I am a member of the Football Writers Association of America, and as such, vote for the awards the organization doles out at the end of each season. You can peruse my entire 1st Team All-America ballot, as well as my Outland Trophy and Coach of the Year nominations here. One name should jump out to Desert Swarm readers.
In my time as a member, I never nominated an Arizona Wildcat for any award or All-America distinction. Frankly, none deserved it. I had no intention of doing so this year, either. Austin Hill has been impressive as the Wildcats' No. 1 receiver, and earlier this season I called for him to receive All-America consideration. And that's exactly what I gave him -- consideration.
However, the All-America nominations call for just two at the position. I chose Marqise Lee and DeAndre Hopkins. There are others who could have gone ahead of Hill, too, like Markus Wheaton, Terrance Williams and Stedman Bailey.
But as I looked at the two vacancies alongside the letters RB, names cycled through my head. Kenjon Barner was a lock. First I thought of North Carolina sophomore Giovani Bernard. Then I pondered Nevada junior Stefphon Jefferson. Another two Pac-12 backs came to mind: UCLA senior Johnathan Franklin, who Arizona fans know well; and Stanford senior Stepfan Taylor (ditto).
But the numbers would repeatedly bring me back to Carey. Only Jefferson averages more yards per game than Carey, whose career day against Colorado elevated him to No. 2 in all college football at 138 per.
Take away the Colorado game though, and Carey still ranks among the nation's elite. Before erupting for a Pac-12 record 366 yards last week, he eclipsed the century mark six times. In two of his games below 100 yards rushing, Carey sat most of the second half.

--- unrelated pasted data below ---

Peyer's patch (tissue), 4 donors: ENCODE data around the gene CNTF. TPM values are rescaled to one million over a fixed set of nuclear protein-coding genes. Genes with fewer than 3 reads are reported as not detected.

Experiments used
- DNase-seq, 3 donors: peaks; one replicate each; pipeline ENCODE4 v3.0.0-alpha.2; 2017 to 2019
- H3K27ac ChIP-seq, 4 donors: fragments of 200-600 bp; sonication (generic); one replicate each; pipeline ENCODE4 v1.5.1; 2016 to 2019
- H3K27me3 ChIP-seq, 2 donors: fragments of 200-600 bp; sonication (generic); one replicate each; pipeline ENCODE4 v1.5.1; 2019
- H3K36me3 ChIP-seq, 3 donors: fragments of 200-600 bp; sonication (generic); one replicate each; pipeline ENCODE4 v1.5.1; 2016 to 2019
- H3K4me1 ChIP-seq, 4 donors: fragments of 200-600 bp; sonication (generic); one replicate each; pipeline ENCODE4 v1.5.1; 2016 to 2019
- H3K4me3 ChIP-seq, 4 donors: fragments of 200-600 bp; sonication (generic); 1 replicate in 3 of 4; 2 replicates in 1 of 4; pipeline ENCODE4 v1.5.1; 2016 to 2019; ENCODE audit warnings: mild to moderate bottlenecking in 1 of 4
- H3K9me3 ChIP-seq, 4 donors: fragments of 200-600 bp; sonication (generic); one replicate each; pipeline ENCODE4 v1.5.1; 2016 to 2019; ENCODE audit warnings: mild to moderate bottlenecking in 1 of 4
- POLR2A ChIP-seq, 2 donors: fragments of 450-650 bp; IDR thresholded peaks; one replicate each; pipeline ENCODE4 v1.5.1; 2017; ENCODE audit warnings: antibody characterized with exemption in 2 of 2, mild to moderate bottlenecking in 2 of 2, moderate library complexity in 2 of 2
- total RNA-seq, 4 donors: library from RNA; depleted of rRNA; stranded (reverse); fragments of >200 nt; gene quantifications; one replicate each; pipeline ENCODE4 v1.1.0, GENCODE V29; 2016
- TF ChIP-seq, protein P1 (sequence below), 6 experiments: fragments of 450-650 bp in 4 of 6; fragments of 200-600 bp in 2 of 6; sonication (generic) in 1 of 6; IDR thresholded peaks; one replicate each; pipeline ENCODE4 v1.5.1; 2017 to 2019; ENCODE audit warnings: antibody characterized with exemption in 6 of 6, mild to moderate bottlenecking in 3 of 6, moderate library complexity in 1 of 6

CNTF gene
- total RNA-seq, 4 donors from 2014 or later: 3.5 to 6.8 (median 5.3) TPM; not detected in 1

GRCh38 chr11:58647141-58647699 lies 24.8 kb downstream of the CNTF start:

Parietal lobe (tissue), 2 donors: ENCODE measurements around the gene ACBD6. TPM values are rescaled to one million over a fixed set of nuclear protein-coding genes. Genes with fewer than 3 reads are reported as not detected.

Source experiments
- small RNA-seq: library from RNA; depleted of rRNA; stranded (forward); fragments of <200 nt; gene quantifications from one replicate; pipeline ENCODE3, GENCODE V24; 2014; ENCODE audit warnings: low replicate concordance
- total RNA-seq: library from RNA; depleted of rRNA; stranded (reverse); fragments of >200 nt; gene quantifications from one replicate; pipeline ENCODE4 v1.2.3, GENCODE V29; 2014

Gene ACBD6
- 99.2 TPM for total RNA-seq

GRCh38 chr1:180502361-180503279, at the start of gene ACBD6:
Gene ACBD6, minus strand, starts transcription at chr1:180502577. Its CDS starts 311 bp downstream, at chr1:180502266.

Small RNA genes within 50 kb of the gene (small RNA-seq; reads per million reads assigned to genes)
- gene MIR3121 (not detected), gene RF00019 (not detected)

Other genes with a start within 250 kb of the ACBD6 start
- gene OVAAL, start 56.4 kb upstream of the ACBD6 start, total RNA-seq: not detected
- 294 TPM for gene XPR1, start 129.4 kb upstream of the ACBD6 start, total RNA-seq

He has a touchdown in nine of 10 games -- even the debacle at UCLA, where Carey's third quarter cross of the goal line gave the Wildcats their sole touchdown of the game.
Such consistency reaching the end zone has resulted in 18 touchdowns, ranking him third in all of college football. His 18 outpaces Bernard by seven, Taylor by nine and Franklin by 10.
Of those ahead of him, Carey averages more yards per carry than Jefferson (6.2 to 4.9) and has more total yards than Louisiana Tech's Kenneth Dixon (1381 to 1052).
Carey's also been a vital cog in the surprisingly potent Arizona passing offense. His 30 receptions exceed Franklin's 24, Barner's 18, Taylor's 28 and Jefferson's 20. Carey has one catch for a touchdown, which came in the win over Oklahoma State. The Wildcats' defeat of OSU keyed a season surpassing the expectations many had for UA in Rich Rodriguez's first campaign as head coach, and Carey scored four touchdowns that night.
Such a performance set a tone for the year. Arizona is a high-powered offensive team that scores points in bunches, and quarterback Matt Scott has garnered more attention than Carey. But take Carey from the backfield, and the Wildcats become a much different team. His impact is profound, and compounds what the numbers tell me -- that objectively speaking, Carey is All-America caliber.